Member of Technical Staff , Video Codec Specialist
Dr. Debargha Mukherjee received his M.S./Ph.D. degrees in ECE from University of California Santa Barbara in 1999. Thereafter, through 2009 he was with Hewlett Packard Laboratories, conducting research on video/image coding and processing. Since 2010 he has been with Google Inc., where he is currently involved with open-source video codec research and development. Prior to that he was responsible for video quality control and 2D-3D conversion on YouTube. Debargha has authored/co-authored more than 100 papers on various signal processing topics, and holds more than 60 US patents, with many more pending. He has delivered many workshops and talks on Google's royalty-free line of codecs and recently AV1 since 2012. He currently serves as an Associate Editor of the IEEE Trans. on Circuits and Systems for Video Technology and has previously served as Associate Editor of the IEEE Trans. on Image Processing; He is also a member of the IEEE Image, Video, and Multidimensional Signal Processing Technical Committee (IVMSP TC).
演讲：From VP9 to AV1 and beyond
2018-10-19 09:05 - 09:50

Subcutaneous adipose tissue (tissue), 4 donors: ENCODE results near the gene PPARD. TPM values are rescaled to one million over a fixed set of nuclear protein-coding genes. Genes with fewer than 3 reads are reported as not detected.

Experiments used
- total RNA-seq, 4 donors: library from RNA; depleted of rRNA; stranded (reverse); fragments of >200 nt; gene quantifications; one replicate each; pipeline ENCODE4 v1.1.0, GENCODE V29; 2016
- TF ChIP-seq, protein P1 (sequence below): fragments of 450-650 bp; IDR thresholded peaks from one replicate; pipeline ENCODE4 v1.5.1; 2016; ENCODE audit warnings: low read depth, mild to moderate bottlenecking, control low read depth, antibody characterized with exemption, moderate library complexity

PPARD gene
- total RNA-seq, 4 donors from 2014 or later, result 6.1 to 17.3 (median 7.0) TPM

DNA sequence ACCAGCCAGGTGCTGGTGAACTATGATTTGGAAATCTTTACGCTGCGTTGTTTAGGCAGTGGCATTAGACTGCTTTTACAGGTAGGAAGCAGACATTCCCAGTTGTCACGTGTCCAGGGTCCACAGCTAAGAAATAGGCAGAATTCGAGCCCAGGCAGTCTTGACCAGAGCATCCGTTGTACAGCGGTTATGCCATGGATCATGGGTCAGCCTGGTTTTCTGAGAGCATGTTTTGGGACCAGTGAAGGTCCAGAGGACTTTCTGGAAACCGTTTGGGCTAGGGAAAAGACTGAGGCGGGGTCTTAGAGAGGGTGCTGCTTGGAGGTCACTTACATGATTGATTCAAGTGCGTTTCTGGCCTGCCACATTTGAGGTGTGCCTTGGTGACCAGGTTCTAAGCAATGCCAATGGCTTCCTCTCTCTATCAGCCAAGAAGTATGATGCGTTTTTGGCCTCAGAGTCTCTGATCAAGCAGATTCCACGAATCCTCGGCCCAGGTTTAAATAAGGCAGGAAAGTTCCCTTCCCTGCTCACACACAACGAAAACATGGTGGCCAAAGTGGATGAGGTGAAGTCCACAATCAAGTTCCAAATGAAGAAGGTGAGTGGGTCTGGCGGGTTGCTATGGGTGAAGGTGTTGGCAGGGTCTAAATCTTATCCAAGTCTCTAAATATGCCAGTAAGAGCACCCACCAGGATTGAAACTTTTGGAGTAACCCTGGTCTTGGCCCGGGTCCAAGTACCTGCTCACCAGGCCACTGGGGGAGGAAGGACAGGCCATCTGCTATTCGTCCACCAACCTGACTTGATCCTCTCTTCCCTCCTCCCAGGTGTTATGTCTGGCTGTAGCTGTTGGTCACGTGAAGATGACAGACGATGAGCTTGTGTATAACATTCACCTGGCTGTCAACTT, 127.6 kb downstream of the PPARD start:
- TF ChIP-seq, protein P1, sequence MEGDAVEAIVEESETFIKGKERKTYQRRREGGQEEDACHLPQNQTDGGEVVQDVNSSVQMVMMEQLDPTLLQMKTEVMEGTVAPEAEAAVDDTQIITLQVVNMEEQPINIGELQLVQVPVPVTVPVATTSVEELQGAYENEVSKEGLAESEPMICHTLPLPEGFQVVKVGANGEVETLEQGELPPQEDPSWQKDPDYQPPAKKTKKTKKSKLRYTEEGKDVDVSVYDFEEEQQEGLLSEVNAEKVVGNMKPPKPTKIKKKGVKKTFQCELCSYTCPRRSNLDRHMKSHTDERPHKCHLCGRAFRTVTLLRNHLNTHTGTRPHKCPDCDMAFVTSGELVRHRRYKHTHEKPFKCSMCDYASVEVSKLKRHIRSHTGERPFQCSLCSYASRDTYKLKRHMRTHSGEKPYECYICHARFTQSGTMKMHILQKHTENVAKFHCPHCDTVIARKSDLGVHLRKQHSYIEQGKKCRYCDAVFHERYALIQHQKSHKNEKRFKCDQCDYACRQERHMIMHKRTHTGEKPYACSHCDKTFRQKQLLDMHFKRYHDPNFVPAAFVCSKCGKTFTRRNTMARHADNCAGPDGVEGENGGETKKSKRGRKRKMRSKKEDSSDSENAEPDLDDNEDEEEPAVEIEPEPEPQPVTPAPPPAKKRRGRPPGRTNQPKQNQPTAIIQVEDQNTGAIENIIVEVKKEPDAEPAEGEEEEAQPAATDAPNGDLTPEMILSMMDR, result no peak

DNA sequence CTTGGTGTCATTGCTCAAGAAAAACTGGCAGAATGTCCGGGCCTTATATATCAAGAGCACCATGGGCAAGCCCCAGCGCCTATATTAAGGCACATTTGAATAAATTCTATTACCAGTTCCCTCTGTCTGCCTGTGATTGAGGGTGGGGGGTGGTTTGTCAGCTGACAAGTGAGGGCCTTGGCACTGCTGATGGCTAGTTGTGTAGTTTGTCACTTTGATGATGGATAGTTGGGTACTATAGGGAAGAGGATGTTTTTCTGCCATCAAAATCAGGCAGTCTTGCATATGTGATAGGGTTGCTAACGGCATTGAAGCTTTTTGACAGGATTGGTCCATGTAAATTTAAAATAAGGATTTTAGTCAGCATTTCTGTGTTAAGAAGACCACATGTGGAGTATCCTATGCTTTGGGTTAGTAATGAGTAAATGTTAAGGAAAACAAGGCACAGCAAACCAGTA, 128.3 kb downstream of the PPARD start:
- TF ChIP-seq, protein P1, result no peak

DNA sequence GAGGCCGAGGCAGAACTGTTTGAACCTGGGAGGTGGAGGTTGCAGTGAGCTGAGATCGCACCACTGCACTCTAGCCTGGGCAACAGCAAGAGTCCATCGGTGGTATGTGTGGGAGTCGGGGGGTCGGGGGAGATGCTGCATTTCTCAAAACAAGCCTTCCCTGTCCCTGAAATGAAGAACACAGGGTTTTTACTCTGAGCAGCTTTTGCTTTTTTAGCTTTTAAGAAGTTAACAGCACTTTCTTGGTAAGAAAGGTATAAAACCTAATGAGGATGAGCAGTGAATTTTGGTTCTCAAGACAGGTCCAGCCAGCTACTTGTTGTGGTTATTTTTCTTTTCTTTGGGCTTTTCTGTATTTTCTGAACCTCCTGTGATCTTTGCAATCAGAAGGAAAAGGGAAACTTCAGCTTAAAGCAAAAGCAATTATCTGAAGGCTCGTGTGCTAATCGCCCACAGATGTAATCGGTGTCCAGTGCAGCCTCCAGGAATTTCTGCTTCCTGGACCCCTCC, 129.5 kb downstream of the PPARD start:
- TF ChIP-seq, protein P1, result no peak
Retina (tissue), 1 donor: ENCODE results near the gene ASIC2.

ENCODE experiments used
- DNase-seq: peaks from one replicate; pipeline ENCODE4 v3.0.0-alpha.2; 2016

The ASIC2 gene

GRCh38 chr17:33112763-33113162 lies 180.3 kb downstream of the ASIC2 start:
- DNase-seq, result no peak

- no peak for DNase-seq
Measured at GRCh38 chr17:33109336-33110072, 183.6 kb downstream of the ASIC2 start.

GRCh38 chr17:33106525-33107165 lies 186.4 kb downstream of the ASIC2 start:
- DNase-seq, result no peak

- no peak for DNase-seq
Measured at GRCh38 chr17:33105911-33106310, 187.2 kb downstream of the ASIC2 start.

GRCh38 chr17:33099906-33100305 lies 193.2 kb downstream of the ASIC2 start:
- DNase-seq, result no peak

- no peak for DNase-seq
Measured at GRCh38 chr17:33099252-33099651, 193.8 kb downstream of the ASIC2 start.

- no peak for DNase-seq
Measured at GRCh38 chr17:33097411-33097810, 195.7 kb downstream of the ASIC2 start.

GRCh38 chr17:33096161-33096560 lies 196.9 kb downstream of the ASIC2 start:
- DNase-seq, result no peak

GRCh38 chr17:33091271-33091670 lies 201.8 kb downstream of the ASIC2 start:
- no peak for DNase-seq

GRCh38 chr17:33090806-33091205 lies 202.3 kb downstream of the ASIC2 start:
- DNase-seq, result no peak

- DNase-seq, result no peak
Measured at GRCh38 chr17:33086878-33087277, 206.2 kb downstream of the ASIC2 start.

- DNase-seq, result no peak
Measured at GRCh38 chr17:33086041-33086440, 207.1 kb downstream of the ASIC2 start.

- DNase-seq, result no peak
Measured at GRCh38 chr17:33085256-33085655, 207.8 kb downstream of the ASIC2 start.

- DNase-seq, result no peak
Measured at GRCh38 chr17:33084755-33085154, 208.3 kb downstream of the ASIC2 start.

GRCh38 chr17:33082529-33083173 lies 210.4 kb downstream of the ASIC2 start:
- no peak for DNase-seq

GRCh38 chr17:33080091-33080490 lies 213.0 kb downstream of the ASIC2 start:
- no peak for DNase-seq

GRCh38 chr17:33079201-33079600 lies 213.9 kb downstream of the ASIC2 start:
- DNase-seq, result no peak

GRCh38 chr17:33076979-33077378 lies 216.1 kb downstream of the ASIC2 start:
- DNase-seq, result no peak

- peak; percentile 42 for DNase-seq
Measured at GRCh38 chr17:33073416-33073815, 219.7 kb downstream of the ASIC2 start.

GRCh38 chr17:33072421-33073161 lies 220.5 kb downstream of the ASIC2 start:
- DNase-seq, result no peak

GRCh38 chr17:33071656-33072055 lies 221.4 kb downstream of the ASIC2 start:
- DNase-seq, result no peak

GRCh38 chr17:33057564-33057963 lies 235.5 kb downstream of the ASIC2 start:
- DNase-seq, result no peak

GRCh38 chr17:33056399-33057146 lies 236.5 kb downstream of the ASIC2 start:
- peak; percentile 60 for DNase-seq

Google embarked on the WebM Project in 2010 to develop open source, royalty-free video codecs designed specifically for media on the Web. The second generation codec released by the WebM project, VP9, is currently served by YouTube, and enjoys billions of views per day. Realizing the need for even greater compression efficiency and to cope with the ever-increasing demand for video on the web, Google joined a consortium of major tech companies called the Alliance for Open Media in 2016, and started an ambitious project to develop a next generation royalty-free codec AV1. AV1 was finalized in June 2018, and achieves about an one-third reduction in bandwidth over current generation codecs VP9 and HEVC at a practical hardware and software complexity. This makes AV1 the most advanced video codec available today that is also royalty-free. In this talk, I will provide a technical overview of the most innovative coding tools in AV1, followed by coding results on standard test sets compared against VP9 and HEVC.